This year we begin a new series, Destination of the Month and Aircraft of the Month. We encourage pilots to try out the highlighted destination and aircraft. When you fly to a highlighted destination airport during the specific month, using the aircraft of the month, you will earn double the flight hours!
For January we are featuring Sydney Kingsford Smith Airport and the Boeing 707 (all models). Sydney (YSSY) is unique in that it is one of the few major airports that does not have international in its name. It started out as a grazing field in 1919 when Nigel Love returned from World War I and created the Mascot Aircraft Manufacturing Company. However, business was difficult and in four short years they closed their doors. The Commonwealth took over ownership of their airport and Sydney Airport was born. In 1936 the name was changed to Sydney Kingsford Smith Airport, in honor of Sir Charles Kingsford Smith, an early Australian aviation pioneer who had died the previous year during a record-breaking attempt to fly from England to Australia.
Dirt runway gave way to three gravel runways in 1933. The first paved runway didn't come along until 1959, for the jets. That runway is now the longest runway in Australia at 14,300'. The first jumbo jet, a PanAm 747, landed in Sydney in 1970. The airport is built using a lot of reclaimed land in Botany Bay. For decades they have discussed how best to expand the airport and finally in 1992 a major redesign and update took place. In 2001 Sydney was awarded World's Best Airport. This, despite being limited by a 11pm to 6am curfew and a limit of 80 aircraft movements per hour. Today, fifty airlines serve Sydney.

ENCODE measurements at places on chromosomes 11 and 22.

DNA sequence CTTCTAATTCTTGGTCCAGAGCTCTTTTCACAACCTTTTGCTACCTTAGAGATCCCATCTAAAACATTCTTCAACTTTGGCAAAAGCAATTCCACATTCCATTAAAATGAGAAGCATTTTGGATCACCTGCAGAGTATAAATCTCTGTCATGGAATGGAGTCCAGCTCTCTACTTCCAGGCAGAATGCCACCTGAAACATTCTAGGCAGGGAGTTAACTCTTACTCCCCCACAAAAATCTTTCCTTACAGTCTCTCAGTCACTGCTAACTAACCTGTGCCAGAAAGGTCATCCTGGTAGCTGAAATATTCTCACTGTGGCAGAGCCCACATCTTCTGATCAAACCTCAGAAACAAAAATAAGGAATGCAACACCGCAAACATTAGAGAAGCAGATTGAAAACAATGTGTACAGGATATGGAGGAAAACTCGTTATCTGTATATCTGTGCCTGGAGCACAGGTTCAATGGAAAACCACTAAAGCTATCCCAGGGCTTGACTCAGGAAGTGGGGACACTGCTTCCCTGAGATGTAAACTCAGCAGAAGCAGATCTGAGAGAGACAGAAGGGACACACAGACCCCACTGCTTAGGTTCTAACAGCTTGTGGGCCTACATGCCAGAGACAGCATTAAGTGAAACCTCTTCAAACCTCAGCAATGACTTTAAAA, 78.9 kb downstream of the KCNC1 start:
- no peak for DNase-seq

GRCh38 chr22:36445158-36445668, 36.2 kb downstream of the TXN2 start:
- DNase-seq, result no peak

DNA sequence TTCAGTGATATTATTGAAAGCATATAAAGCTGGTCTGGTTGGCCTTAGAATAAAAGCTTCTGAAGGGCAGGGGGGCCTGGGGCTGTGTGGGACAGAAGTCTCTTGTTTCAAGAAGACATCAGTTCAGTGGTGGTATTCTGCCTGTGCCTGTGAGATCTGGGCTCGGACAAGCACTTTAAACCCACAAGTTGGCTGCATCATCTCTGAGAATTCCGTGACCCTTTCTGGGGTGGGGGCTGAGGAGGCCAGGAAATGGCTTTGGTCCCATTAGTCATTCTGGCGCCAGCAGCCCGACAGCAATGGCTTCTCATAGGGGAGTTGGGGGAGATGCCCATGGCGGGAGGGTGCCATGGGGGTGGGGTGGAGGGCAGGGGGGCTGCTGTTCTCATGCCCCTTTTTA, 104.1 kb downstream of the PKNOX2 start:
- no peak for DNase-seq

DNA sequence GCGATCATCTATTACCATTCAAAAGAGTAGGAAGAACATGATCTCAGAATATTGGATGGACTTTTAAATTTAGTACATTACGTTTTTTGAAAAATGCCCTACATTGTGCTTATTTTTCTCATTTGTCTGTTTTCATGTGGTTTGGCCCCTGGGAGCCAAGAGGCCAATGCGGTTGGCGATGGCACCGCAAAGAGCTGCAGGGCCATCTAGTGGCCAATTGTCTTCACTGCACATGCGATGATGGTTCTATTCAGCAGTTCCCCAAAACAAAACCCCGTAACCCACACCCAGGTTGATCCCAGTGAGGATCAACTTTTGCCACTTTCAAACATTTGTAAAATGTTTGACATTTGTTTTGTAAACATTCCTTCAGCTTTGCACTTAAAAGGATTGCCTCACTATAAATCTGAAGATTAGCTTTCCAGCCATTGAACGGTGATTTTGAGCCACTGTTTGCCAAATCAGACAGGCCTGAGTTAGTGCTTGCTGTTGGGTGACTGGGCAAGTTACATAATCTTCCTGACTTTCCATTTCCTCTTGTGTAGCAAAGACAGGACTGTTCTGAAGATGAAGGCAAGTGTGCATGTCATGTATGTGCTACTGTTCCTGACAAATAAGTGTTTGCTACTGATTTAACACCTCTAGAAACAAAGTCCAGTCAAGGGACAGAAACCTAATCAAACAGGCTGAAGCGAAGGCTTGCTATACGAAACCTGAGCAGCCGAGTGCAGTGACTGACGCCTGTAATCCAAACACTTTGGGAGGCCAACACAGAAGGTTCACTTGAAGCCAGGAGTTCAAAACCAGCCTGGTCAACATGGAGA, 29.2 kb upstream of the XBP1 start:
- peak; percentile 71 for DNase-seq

The Historic Airline Group has 71 flights with Sydney as the destination, including twelve 707 flights from Honolulu, Tokyo, Singapore, Aukland, Jakarta, Hong Kong, Tahiti, Brisbane, Melbourne and Perth using Qantas, Malaysia-Singapore and Canadian-Pacific.